“I am naturally anti-slavery. If slavery is not wrong, nothing is wrong. I cannot remember when I did not so think and feel. And yet I have never understood that the Presidency conferred upon me an unrestricted right to act officially upon this judgment and feeling. It was in the oath I took that I would, to the best of my ability, preserve, protect, and defend the Constitution of the United States. I could not take the office without taking the oath. Nor was it my view that I might take the oath to get power, and break the oath in using the power. I understood, too, that in ordinary civil administration this oath even forbade me to practically indulge in primary, abstract judgment on the moral question of slavery. I had publicly declared this many times and in many ways. And I aver that, to this day, I have done no official act in mere deference to my abstract judgment and feeling on slavery.

“I did understand, however, that my oath to preserve the Constitution to the best of my ability, imposed upon me the duty of preserving, by every indispensable means, that Government—that nation-of which that Constitution was the organic law. Was it possible to lose the nation and yet preserve the Constitution ?

“By general law, life and limb must be protected; yet often a limb must be amputated to save a life; but a life is never wisely given to save a limb. I felt that measures otherwise unconstitutional might become lawful by becoming indispensable to the preservation of the Constitution, through the preservation of the nation. Right or wrong, I assumed this ground, and now avow it. I could not feel that to the best of my ability I had even tried to preserve the Constitution, if, to save slavery, or any minor matter, I should permit the wreck of Government, country, and Constitution altogether. When, early in the war, General Frémont attempted military emancipation, I forbade it, because I did not then think it an indispensable necessity. When, a little later, General Cameron, then Secretary of War, suggested the arming of the blacks, I objected, because I did not yet think it an indispensable necessity. When, still later, General Hunter attempted military emancipation, I again forbade it, because I did not yet think the indispensable necessity had come.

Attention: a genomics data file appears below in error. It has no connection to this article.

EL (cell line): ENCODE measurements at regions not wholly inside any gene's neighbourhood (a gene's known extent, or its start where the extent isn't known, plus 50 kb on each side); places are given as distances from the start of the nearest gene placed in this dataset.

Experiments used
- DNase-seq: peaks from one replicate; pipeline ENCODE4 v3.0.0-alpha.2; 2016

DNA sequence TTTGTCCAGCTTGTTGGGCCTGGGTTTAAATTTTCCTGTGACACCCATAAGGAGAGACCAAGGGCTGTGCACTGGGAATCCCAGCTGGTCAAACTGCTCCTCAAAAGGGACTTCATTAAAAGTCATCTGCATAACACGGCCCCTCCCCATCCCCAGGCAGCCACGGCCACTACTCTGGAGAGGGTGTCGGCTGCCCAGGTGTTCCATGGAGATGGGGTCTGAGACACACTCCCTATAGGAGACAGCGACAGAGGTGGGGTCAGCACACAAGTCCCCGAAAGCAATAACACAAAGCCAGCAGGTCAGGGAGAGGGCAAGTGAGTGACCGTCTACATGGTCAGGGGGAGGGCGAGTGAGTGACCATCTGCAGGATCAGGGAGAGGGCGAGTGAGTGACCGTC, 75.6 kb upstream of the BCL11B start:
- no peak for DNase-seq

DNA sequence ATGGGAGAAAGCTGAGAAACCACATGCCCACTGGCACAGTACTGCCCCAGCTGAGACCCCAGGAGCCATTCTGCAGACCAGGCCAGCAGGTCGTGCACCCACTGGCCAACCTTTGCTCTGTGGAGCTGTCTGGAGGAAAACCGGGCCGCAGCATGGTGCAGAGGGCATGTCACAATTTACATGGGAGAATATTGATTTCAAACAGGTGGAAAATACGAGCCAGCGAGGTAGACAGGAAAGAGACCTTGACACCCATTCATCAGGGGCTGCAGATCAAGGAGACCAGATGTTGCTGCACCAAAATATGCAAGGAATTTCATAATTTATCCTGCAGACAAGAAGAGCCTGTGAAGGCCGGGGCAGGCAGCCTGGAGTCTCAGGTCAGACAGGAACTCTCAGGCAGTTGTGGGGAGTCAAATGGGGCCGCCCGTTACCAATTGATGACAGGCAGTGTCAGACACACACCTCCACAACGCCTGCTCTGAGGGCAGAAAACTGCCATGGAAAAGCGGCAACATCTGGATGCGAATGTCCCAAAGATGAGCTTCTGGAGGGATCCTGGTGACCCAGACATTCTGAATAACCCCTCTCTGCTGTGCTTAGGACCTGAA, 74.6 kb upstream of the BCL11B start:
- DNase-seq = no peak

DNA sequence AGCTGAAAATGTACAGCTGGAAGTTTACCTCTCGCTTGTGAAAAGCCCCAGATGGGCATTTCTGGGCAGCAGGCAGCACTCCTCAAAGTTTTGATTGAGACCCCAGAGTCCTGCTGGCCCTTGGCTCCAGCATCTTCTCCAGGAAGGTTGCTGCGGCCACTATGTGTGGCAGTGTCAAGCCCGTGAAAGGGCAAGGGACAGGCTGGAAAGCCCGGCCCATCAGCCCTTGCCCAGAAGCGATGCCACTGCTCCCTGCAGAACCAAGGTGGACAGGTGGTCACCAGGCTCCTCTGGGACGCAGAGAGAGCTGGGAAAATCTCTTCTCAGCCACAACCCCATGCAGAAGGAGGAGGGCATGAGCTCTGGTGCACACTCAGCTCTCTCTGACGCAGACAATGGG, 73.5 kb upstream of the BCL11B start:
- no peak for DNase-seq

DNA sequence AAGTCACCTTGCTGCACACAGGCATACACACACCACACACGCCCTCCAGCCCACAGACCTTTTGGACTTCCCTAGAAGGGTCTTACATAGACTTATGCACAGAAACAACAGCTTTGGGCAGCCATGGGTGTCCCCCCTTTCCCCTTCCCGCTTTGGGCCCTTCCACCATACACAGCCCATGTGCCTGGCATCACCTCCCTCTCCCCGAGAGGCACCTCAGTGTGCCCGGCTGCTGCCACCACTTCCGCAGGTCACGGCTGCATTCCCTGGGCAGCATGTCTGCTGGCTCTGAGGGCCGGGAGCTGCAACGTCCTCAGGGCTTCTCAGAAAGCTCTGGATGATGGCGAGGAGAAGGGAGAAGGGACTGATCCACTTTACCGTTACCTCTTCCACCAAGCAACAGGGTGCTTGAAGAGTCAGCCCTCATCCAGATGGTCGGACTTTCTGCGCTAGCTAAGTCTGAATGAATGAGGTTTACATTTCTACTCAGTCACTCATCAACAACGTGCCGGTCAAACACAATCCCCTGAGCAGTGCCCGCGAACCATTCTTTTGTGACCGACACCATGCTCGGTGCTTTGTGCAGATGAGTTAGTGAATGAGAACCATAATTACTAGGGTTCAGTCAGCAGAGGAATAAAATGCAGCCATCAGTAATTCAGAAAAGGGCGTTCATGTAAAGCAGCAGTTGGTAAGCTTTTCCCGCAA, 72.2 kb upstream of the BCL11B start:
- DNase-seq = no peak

“When, in March and May and July, 1862, I made earnest and successive appeals to the border States to favor compensated emancipation, I believed the indispensable necessity for military emancipation and arming the blacks would come, unless averted by that measure. They declined the proposition; and I was, in my best judgment, driven to the alternative of either surrendering the Union, and with it the Constitution, or of laying strong hands upon the colored element. I chose the latter. In choosing it, I hoped for greater gain than loss; but of this I was not entirely confident. More than a year of trial now shows no loss by it in our foreign relations, none in our home popular sentiment, none in our white military force,no loss by it anyhow or anywhere. On the contrary, it shows a gain of quite a hundred and thirty thousand soldiers, seamen, and laborers. These are palpable facts, about which, as facts, there can be no cavilling. We have the men, and we could not have had them without the measure.